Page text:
2013年9月23日 星期一

week 3. difficult forms



1. Rather than prescribing a practice on the basis of theoretical considerations, these critical practices seem to build an intellectual basis for design on the basis of its own modes of operation, a kind of theoretical development that happens through, and from within, design practice and not by means of external descriptions or analyses of its practices and products.

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2. This prompts John Thackara to argue, “Because product design is thoroughly integrated in capitalist production, it is bereft of an independent critical tradition on which to base an alternative” (Thackara, 1988: 21).

3. As Anthony Dunne and Fiona Raby argue, “At its worst, product design simply reinforces global capitalist values. It helps to create and maintain desire for new
products, ensures obsolescence, encourages dissatisfaction with what we have and merely translates brand values into objects. Design… needs to establish an intellectual stance of its own, or the design profession is destined to loose all intellectual credibility and be viewed simply as an agent of capitalism” (Dunne and Raby,
2001: 59)

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4. This involved rethinking how to relate both to ‘operative criticism’, posed from inevitably biased positions within practice, and to ‘critical theories’, introduced from without (Hays, 1999).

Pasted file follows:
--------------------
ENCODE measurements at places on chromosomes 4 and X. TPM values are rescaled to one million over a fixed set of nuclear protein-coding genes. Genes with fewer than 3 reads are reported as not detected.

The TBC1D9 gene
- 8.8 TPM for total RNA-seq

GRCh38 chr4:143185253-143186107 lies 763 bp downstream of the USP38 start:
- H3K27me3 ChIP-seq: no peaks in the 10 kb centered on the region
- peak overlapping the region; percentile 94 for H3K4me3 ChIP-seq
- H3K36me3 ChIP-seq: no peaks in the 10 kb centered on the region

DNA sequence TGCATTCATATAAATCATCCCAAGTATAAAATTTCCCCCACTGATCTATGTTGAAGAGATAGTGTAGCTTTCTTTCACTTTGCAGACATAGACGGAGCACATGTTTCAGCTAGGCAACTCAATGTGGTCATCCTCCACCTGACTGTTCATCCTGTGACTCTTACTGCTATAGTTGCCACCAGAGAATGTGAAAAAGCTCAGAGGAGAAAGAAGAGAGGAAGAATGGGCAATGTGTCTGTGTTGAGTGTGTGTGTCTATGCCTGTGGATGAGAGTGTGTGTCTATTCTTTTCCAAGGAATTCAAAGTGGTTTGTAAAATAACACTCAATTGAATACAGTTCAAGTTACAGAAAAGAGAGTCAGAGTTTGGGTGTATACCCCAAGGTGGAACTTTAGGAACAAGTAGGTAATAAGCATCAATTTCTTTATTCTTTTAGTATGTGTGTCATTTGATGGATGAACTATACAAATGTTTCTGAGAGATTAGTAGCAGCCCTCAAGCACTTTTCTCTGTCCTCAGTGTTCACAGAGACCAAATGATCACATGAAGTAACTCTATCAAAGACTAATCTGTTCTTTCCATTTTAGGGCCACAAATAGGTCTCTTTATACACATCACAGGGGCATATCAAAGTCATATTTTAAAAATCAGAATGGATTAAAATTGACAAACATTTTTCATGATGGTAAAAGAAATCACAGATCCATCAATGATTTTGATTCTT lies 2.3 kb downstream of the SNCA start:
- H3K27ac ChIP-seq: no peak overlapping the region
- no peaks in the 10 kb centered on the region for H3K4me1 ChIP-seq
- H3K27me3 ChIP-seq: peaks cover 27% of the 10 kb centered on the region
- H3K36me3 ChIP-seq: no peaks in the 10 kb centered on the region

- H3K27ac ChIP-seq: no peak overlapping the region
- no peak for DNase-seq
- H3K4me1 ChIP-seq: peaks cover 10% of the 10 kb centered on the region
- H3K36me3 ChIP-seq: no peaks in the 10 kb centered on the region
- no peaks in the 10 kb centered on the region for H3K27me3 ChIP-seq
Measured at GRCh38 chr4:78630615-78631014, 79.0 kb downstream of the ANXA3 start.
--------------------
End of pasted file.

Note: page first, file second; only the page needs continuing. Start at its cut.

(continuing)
5. By the 1990s, positions with respect to ‘critical architecture’ had polarized into two camps – one concerned with culture and the other preoccupied by form (Hays, 1984).

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6...post-critical proponents explore notions such as performativity, procedures, and
pragmatics (Allen, 2000; Baird, 2004/5). In such perspectives, theory and criticality are repositioned in relation to a constructive and projective attitude, capable both of ideological and operational engagement.

7. Practice is explicitly put forward as an approach to – through materials, form, 
and construction – framing questions and alternatives to the status quo with clients and the public.

8. The critique posed by anti-design is not of design or planning as such, but of design in instilling and enforcing ideology. That is to say, design ‘in service’ to any imposed ideology, whether political, technological, or cultural, determined in advance and from outside. ...

While engaging theoretically and politically, the activity of designing and